The phase-folded X-ray light curve of SDSS 1212 is displayed in Fig. 2 together with a geometric model based on the one presented by Wynn & King (1992) and Brinkworth et al. (2004), which describes direct accretion from a donor onto a WD magnetosphere with a post-shock region characterized through the angle between magnetic and rotation axis (m), the pole-cap opening half-angle (b), and the system inclination (i). We ran the model over a range of parameter space to determine the likely values for these angles, assuming a single pole to be responsible for the variation. The modelling was performed on the X-ray light curve with a bin size of 150 s. We found 80° ≳ i ≳ 70°, 110° ≳ m ≳ 100°, and b ≃ 30°. These values meet the criteria for the self-occultation as in Wynn & King (1992) and references therein. We confirmed the size of the accretion region using different binnings with lower time-resolution. We also explored the effects of a vertical extent of the column up to 1 RWD obtaining an upper limit of 0.2 Rwd and no major effect on the values of the other parameters. A small vertical extent of the emission region is also suggested by the fact that the flux drops to zero and the ingress and the egress are steep.

thumbnail Fig. 2

Barycentre-corrected X-ray (EPIC/pn 0.2−12 keV) light curve of SDSS 1212 folded using the ephemeris of Burleigh et al. (2006) and the period determined from the X-ray signal. The bin size is 450 s. The best-fit model is shown in red.

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The EPIC/pn spectrum of SDSS 1212 was first fitted with single-component models: a power law, a black body, or an optically thin model, none of which adequately describes the spectral shape. When we add a simple absorber (tbabs) and leave the abundance free to vary, the thermal apec model provides a reasonable fit. However, the 90% confidence level of the abundance is compatible with zero, which is an unphysical result (see Table 2). We also tested representations with two spectral components. In particular, the spectrum is compatible with an absorbed two-temperature (2T) thermal model [tbabs · (apec + apec)], which yields a better than the one-temperature (1T) model. However, similar to the case of the 1T-model, the abundance cannot be constrained by the fit. If, in turn, the abundance is fixed to the value obtained from the 1T-model, the additional low-temperature component turns out to be completely unconstrained. We conclude that the observed spectrum does not provide information on a possible multi-temperature environment. There is therefore no evidence for an additional lower temperature blackbody component such as the one typically used to represent a soft excess in X-ray spectra of polars and intermediate polars (0.1 keV, see e.g. Beuermann et al. 2012; Bernardini et al. 2012). Such a component would also be physically unacceptable as it would be locally super-Eddington.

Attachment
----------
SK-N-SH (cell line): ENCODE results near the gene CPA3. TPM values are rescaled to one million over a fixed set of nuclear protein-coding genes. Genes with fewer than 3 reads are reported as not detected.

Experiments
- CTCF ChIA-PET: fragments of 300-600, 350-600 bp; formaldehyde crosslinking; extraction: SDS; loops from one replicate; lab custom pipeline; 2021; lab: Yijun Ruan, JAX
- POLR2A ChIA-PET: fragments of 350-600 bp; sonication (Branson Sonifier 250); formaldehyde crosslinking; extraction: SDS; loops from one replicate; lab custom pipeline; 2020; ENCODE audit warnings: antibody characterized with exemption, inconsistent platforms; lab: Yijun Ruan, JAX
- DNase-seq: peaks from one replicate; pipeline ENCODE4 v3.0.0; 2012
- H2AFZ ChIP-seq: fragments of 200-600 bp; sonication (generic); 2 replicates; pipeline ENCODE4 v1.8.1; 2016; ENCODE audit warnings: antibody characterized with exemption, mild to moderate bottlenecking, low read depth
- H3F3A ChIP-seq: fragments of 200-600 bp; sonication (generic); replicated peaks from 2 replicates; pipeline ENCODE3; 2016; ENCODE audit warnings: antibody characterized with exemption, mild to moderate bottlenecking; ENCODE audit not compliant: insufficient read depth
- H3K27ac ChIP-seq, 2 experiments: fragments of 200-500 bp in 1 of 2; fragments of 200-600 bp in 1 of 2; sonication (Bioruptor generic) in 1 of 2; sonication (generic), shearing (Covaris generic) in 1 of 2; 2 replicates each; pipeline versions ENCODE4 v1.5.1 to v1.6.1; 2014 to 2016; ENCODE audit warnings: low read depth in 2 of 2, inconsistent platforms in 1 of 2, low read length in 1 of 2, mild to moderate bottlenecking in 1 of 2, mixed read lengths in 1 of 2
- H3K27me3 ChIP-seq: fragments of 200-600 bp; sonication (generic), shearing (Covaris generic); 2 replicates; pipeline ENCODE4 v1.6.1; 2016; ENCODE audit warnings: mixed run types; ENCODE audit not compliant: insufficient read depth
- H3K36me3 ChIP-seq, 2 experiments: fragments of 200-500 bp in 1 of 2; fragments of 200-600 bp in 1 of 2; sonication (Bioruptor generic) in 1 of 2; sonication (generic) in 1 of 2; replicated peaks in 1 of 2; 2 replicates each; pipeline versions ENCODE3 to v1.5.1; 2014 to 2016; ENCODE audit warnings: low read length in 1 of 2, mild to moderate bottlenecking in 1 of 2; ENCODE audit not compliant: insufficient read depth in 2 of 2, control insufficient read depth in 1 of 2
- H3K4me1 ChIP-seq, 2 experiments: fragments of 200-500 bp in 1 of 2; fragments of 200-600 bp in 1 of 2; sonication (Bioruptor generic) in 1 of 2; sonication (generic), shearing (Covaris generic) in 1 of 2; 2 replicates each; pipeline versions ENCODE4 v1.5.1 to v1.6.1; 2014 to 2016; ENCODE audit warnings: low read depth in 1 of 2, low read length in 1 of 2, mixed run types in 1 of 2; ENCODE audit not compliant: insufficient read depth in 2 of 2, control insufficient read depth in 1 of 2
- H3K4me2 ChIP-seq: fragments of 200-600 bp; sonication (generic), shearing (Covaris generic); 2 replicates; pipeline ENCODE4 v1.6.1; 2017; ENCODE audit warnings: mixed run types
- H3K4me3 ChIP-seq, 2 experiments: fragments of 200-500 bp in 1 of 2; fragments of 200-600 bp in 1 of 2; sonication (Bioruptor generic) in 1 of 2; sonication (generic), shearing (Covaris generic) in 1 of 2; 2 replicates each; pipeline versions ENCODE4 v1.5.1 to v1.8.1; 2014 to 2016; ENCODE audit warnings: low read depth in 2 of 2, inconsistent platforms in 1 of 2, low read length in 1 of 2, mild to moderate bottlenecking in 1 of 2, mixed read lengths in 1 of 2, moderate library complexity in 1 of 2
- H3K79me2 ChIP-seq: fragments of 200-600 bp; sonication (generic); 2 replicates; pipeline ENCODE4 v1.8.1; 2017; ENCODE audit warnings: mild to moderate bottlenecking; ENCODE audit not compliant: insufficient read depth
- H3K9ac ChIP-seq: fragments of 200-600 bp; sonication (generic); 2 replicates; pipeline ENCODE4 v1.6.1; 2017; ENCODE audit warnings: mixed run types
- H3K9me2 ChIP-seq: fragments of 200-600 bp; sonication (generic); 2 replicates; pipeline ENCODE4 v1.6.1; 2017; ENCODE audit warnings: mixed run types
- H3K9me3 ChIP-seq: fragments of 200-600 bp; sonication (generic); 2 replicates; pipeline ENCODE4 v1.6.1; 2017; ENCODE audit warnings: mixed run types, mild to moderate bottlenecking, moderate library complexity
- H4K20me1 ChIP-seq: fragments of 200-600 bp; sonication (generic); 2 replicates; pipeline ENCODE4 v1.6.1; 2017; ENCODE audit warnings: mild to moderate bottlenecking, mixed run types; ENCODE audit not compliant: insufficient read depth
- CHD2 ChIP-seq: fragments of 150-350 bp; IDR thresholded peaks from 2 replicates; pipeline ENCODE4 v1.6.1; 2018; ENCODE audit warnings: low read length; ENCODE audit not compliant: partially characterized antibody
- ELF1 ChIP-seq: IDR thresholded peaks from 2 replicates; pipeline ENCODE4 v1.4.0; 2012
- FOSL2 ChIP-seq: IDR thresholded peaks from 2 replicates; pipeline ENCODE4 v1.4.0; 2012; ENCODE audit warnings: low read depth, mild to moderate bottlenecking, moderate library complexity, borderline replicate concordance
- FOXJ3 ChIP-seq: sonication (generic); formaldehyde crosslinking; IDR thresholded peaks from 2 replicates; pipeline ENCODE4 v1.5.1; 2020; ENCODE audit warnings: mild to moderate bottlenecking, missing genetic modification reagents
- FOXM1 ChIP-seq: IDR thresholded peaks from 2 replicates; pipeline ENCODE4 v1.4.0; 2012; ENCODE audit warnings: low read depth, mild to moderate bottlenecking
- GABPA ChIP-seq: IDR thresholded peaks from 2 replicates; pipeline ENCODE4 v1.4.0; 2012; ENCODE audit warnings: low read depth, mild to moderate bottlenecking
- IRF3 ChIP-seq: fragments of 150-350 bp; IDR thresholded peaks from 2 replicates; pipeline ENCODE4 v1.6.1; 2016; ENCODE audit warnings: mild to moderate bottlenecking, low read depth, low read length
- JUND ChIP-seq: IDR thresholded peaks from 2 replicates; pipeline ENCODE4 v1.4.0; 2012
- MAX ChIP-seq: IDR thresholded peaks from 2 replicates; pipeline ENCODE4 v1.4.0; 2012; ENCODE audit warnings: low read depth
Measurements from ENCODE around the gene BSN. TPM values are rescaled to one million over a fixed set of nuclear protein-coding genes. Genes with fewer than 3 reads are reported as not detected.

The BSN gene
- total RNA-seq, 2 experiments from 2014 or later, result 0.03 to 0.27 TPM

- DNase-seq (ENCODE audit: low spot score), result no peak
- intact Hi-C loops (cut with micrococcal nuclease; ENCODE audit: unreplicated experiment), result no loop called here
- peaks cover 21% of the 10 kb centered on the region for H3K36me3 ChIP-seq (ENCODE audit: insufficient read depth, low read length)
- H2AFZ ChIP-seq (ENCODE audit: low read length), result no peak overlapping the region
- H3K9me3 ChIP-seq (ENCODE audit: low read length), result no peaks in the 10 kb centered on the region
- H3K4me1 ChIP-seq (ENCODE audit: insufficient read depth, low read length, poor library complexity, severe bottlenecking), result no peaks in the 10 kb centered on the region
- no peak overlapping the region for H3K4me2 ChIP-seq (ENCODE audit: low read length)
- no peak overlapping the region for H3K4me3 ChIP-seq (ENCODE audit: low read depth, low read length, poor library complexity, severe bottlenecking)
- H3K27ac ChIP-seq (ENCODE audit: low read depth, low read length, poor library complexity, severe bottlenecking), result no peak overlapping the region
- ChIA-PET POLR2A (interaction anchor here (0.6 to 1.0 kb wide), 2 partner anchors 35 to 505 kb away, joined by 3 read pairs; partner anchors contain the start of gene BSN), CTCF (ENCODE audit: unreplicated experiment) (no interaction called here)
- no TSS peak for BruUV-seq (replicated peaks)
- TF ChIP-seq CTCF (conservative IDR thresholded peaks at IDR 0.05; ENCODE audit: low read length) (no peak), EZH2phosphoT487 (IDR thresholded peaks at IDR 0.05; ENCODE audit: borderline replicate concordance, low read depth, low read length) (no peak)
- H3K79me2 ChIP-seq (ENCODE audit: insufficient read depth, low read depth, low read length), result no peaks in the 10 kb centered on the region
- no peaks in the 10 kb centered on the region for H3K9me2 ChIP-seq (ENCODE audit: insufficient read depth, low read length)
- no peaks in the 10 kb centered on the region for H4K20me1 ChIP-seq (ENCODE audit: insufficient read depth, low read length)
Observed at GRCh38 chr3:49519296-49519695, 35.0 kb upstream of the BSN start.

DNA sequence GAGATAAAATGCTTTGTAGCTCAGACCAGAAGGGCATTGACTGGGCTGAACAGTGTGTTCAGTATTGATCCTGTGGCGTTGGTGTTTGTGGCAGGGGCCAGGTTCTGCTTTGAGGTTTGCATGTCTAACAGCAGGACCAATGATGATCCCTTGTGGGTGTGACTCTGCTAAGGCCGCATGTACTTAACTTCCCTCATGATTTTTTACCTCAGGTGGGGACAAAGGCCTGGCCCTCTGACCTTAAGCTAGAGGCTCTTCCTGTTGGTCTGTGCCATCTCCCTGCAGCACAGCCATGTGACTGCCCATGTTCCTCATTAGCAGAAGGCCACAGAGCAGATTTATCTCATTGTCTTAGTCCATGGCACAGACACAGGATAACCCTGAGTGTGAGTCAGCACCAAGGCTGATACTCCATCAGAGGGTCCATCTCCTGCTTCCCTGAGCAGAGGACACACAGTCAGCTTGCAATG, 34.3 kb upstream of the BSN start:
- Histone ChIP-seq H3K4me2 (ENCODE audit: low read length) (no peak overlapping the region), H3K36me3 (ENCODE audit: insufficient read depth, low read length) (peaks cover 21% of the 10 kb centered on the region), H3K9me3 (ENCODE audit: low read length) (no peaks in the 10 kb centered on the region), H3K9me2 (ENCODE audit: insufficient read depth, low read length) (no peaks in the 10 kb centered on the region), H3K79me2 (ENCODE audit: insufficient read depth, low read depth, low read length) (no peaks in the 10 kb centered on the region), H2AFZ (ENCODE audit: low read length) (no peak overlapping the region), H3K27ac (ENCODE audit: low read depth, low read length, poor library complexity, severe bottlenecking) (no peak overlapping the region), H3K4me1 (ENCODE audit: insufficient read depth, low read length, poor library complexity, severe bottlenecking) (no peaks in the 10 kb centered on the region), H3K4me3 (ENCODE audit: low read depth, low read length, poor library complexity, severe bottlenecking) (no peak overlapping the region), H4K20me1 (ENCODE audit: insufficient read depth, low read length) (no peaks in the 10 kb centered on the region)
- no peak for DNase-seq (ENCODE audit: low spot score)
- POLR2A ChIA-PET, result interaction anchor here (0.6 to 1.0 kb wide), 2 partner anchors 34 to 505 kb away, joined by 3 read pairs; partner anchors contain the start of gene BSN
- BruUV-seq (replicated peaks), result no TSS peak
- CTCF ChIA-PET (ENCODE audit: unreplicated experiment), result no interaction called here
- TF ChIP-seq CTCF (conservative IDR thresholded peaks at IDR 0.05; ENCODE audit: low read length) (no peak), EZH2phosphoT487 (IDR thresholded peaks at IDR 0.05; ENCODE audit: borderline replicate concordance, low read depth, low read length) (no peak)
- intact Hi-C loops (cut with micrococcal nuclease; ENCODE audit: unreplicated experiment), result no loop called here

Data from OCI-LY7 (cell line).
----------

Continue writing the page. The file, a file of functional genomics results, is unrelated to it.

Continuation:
Table 2

Best-fit parameters for the EPIC/pn spectrum of SDSS 1212 and values corresponding to upper and lower 90% confidence ranges.

We show in Fig. 3 the observed EPIC/pn spectrum together with the 1T-model. The total galactic absorption in the direction of SDSS 1212 is ~2 × 1020 cm-2 (Dickey & Lockman 1990), consistent with the value determined for the EPIC/pn spectrum. Given the distance of 120 pc (Burleigh et al. 2006), the intrinsic absorption of the source must be very low.

The X-ray flux is 1.5 × 10-13 erg/cm2/ s, taking into account the bolometric correction to the 0.001−100 keV range, and 1.3 × 10-13 erg/cm2/ s for the 0.2−12 keV range. This latter value is similar to the value obtained by Burleigh et al. (2006) from the Swift spectrum (1.2 × 10-13 erg/cm2/ s) for an absorbed 1T fit. Despite the low statistics of the Swift data, these measurements, taken about one decade apart, indicate that the X-ray source is rather stable in time. With the distance (d = 120 pc) from Burleigh et al. (2006), we determine the bolometric X-ray luminosity to log Lx [erg/s] = 29.4. From the X-ray luminosity we derive a mass accretion rate of acc ~ 2.6 × 10-14M/ yr; where we have used a slightly higher WD mass than Burleigh et al. (2006; 0.8 M; see Sect. 3 for a justification) and a correspondingly smaller radius (RWD = 7 × 108 cm). This value for acc only includes the kinetic energy converted into X-ray luminosity. The value is higher when contributions from cyclotron emission and luminosity of the hot spot are considered.

thumbnail Fig. 3

Time-averaged EPIC/pn X-ray spectrum of SDSS 1212 with best-fitting one-temperature apec model (solid blue line) and residuals.

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The X-ray count rate in the minimum of the light curve (0.35 ≤ φ ≤ 0.65) is 0.0046 cts/s with a standard deviation of 0.0086 cts/s. This corresponds to an upper limit of the X-ray luminosity. With the count-to-flux conversion factor derived from the time-averaged X-ray spectrum, we obtain log Lx,min [erg/s] = 27. This value can be understood to represent the upper limit to any possible residual emission.